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Dreamcatchers James McAdams Evan Klankerty avoided The Dancin’ Bare for eight days after he stuck his business card into Caelin’s thong. Since the stomach pains had started two months ago, just before his fortieth birthday, his frequency visiting the club had increased from weekly to daily, and his attraction to Caelin developed from something sexual to what he now considered love. He declined to be serviced by any of the other dancers, patiently sitting in the corner by the Trivia! machine, where he’d record inspiring quotes in what his therapist called his “Positivity Journal” until Caelin appeared on stage, lit by compact fluorescents, aiming a smile towards him as she scanned the other men in the club, her dreamcatcher belly-chain coiling around the stripper’s pole.

“It’s just something to help when I’m in trouble.” “Are you in trouble?” “Do I look like I am?” she asked, smiling luridly. She grinded harder into him and grabbed his shoulders, her nipple he wasn’t permitted to touch grazing his double chin, her red hair tickling his receding hairline, and they didn’t talk anymore that night. The business card identified him as a substance abuse counselor at Keystone Services, Lancaster, PA, and included his office- and cell -numbers, his office- and private -email accounts, and at the bottom the following quote: While there’s life there’s hope. In the days since he’d given Caelin his card, Evan had lived in a state of fluctuating hope. Every time the phone rang or his email chirped, he imagined it was Caelin and told himself a story of being her boyfriend, sharing his life with her and thereby escaping the vortex of his own fears and regrets. Sometimes he let the phone sit with the call missed or the email unopened, increasing the zone of expectation to hours during which he would tell himself even more elaborate stories about his future with Caelin. Eventually, though, he would check in a state of exhilaration and instantly become depressed and hopeless, again, because the only people who called or emailed him were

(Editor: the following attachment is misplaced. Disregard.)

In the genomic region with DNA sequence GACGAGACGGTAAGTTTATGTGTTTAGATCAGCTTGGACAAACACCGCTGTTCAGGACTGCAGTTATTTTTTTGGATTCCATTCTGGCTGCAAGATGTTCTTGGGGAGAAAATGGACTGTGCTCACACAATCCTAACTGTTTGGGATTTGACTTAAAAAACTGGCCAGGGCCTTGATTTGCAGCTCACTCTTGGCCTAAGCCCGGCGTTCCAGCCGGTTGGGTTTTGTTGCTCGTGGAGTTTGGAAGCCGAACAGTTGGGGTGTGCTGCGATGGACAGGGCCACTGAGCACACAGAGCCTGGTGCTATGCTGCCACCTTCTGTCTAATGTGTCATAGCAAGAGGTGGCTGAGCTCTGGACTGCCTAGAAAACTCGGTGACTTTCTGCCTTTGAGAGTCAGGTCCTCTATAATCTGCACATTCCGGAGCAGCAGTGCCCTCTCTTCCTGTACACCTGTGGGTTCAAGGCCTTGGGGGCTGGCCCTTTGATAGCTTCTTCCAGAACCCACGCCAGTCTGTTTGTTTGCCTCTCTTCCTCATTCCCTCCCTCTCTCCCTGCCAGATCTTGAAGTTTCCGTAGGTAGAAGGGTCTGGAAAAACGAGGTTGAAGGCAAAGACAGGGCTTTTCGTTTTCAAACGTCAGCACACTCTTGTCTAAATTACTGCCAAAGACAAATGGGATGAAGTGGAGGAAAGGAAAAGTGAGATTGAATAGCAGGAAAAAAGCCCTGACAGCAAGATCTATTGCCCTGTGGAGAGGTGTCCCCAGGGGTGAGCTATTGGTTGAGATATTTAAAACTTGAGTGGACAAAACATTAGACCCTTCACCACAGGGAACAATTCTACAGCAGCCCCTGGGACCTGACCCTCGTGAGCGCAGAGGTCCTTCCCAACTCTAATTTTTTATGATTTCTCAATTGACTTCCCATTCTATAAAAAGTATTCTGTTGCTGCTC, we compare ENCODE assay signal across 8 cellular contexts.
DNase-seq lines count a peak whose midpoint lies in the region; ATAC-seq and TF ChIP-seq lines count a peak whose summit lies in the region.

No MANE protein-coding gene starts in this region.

On that last night, he copied on the back of his business card: A thing of beauty is a joy forever—Keats. Caelin and he were in the back room, which used LED “spot lighting” to illuminate the dancers but leave customers feeling unexposed. After slipping the card with a wad of $20’s inside Caelin’s thong’s hem, he asked her what the dreamcatcher chain signified. Caelin swayed with her hands behind her head, eyes closed, less than a foot from him. She notched his knees apart and moved in closer with her one knee pressuring his crotch.

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Profile for Apeiron Review

Apeiron Review | Issue 12